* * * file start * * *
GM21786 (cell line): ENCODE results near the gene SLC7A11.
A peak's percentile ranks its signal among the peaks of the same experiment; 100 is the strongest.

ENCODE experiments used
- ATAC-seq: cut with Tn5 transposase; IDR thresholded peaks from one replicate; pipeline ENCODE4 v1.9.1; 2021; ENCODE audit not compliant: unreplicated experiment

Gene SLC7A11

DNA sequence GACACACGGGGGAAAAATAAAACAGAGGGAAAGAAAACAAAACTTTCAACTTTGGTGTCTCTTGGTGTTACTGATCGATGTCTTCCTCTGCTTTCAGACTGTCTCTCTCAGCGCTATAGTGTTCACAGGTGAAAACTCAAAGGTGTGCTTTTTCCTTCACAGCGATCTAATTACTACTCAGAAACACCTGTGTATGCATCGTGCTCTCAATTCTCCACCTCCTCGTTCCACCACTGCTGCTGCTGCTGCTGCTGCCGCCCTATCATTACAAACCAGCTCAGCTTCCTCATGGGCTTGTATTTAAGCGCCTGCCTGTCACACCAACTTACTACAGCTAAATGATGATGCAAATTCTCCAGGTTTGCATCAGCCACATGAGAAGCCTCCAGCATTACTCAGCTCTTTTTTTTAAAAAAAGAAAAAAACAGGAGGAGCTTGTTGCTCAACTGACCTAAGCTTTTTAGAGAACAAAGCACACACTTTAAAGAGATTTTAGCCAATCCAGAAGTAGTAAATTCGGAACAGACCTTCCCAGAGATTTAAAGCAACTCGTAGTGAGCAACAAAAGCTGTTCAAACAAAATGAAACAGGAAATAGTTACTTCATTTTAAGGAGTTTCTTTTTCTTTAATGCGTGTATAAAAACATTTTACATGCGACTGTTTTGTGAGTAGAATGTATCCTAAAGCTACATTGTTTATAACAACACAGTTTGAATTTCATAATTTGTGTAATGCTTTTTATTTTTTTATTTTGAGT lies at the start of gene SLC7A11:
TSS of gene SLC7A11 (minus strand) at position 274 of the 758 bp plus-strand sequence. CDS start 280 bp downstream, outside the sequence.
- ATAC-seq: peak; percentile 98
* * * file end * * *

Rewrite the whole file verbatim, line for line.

GM21786 (cell line): ENCODE results near the gene SLC7A11.
A peak's percentile ranks its signal among the peaks of the same experiment; 100 is the strongest.

ENCODE experiments used
- ATAC-seq: cut with Tn5 transposase; IDR thresholded peaks from one replicate; pipeline ENCODE4 v1.9.1; 2021; ENCODE audit not compliant: unreplicated experiment

Gene SLC7A11

DNA sequence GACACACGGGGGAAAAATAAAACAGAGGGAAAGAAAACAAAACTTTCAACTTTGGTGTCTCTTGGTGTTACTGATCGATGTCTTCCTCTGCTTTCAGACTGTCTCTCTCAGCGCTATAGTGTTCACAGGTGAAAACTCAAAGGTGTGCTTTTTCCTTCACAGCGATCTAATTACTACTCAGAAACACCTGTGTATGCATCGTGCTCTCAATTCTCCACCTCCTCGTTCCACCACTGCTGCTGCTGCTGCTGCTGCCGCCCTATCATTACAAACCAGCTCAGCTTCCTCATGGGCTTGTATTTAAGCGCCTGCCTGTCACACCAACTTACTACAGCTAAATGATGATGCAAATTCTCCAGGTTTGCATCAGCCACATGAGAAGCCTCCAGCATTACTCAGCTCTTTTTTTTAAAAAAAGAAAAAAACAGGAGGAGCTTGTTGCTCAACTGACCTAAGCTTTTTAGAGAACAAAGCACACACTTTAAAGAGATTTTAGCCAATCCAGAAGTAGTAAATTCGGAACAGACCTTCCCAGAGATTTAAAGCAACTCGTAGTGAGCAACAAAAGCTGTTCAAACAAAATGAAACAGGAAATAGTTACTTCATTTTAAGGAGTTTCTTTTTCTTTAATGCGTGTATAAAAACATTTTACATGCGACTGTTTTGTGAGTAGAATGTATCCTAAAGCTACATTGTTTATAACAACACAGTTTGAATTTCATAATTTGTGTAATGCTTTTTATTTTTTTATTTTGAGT lies at the start of gene SLC7A11:
TSS of gene SLC7A11 (minus strand) at position 274 of the 758 bp plus-strand sequence. CDS start 280 bp downstream, outside the sequence.
- ATAC-seq: peak; percentile 98